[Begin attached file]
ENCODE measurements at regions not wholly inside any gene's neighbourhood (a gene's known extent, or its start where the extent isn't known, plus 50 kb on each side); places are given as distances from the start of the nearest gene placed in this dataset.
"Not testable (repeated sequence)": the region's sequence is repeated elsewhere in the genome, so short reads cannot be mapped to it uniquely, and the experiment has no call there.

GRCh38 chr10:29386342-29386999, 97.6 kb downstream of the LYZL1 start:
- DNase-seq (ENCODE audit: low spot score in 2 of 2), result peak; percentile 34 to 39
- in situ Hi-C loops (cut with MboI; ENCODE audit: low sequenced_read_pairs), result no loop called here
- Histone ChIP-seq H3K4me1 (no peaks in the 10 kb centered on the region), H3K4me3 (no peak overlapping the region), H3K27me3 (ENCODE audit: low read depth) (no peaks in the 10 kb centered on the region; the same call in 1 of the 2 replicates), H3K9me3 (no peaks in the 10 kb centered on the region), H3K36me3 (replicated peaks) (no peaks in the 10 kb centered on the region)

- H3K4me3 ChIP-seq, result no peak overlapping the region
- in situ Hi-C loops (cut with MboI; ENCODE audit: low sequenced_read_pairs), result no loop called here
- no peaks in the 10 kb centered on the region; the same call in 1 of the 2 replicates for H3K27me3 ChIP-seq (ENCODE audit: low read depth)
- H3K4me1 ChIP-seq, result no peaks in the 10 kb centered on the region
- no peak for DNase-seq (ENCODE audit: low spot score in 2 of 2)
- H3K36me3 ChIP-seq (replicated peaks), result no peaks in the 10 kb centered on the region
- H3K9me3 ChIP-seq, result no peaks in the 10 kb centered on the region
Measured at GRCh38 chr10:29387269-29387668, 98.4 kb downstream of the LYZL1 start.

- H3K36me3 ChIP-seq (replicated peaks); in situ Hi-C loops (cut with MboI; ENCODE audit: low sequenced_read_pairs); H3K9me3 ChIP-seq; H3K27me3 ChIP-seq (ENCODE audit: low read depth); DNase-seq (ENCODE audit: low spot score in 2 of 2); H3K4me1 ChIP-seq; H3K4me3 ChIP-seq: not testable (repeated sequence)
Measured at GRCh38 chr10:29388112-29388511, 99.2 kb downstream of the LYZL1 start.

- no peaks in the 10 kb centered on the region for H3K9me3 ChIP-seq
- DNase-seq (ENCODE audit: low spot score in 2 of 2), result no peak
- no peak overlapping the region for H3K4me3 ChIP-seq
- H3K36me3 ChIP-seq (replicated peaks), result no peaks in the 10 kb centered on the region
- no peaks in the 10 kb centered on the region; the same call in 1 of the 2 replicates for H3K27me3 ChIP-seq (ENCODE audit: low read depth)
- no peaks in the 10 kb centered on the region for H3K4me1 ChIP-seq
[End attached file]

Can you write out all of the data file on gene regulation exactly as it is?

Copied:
ENCODE measurements at regions not wholly inside any gene's neighbourhood (a gene's known extent, or its start where the extent isn't known, plus 50 kb on each side); places are given as distances from the start of the nearest gene placed in this dataset.
"Not testable (repeated sequence)": the region's sequence is repeated elsewhere in the genome, so short reads cannot be mapped to it uniquely, and the experiment has no call there.

GRCh38 chr10:29386342-29386999, 97.6 kb downstream of the LYZL1 start:
- DNase-seq (ENCODE audit: low spot score in 2 of 2), result peak; percentile 34 to 39
- in situ Hi-C loops (cut with MboI; ENCODE audit: low sequenced_read_pairs), result no loop called here
- Histone ChIP-seq H3K4me1 (no peaks in the 10 kb centered on the region), H3K4me3 (no peak overlapping the region), H3K27me3 (ENCODE audit: low read depth) (no peaks in the 10 kb centered on the region; the same call in 1 of the 2 replicates), H3K9me3 (no peaks in the 10 kb centered on the region), H3K36me3 (replicated peaks) (no peaks in the 10 kb centered on the region)

- H3K4me3 ChIP-seq, result no peak overlapping the region
- in situ Hi-C loops (cut with MboI; ENCODE audit: low sequenced_read_pairs), result no loop called here
- no peaks in the 10 kb centered on the region; the same call in 1 of the 2 replicates for H3K27me3 ChIP-seq (ENCODE audit: low read depth)
- H3K4me1 ChIP-seq, result no peaks in the 10 kb centered on the region
- no peak for DNase-seq (ENCODE audit: low spot score in 2 of 2)
- H3K36me3 ChIP-seq (replicated peaks), result no peaks in the 10 kb centered on the region
- H3K9me3 ChIP-seq, result no peaks in the 10 kb centered on the region
Measured at GRCh38 chr10:29387269-29387668, 98.4 kb downstream of the LYZL1 start.

- H3K36me3 ChIP-seq (replicated peaks); in situ Hi-C loops (cut with MboI; ENCODE audit: low sequenced_read_pairs); H3K9me3 ChIP-seq; H3K27me3 ChIP-seq (ENCODE audit: low read depth); DNase-seq (ENCODE audit: low spot score in 2 of 2); H3K4me1 ChIP-seq; H3K4me3 ChIP-seq: not testable (repeated sequence)
Measured at GRCh38 chr10:29388112-29388511, 99.2 kb downstream of the LYZL1 start.

- no peaks in the 10 kb centered on the region for H3K9me3 ChIP-seq
- DNase-seq (ENCODE audit: low spot score in 2 of 2), result no peak
- no peak overlapping the region for H3K4me3 ChIP-seq
- H3K36me3 ChIP-seq (replicated peaks), result no peaks in the 10 kb centered on the region
- no peaks in the 10 kb centered on the region; the same call in 1 of the 2 replicates for H3K27me3 ChIP-seq (ENCODE audit: low read depth)
- no peaks in the 10 kb centered on the region for H3K4me1 ChIP-seq